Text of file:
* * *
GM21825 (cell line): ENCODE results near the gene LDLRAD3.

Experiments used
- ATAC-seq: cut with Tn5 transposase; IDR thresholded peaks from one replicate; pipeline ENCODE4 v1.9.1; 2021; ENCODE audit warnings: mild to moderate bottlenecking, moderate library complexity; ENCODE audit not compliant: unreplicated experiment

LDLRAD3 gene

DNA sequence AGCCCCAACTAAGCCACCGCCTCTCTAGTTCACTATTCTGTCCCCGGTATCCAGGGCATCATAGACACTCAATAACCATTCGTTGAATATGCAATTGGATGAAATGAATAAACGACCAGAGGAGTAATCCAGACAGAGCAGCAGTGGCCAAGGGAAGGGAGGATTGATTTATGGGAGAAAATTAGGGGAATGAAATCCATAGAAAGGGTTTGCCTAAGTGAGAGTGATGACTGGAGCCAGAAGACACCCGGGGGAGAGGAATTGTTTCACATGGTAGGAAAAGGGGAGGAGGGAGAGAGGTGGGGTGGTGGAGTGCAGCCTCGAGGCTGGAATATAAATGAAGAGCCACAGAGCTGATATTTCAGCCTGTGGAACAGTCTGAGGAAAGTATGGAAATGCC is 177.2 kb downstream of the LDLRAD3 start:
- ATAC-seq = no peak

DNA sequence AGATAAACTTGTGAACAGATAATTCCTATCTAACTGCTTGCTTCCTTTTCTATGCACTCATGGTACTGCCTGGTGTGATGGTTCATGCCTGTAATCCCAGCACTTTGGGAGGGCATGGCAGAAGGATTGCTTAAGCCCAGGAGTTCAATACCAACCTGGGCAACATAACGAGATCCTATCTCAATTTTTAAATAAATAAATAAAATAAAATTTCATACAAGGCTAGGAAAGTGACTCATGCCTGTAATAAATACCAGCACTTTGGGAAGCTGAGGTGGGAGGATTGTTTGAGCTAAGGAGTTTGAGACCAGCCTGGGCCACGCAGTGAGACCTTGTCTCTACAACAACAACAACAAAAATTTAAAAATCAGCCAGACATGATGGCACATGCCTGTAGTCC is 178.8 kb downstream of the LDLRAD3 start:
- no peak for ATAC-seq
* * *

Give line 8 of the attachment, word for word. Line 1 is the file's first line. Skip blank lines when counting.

- no peak for ATAC-seq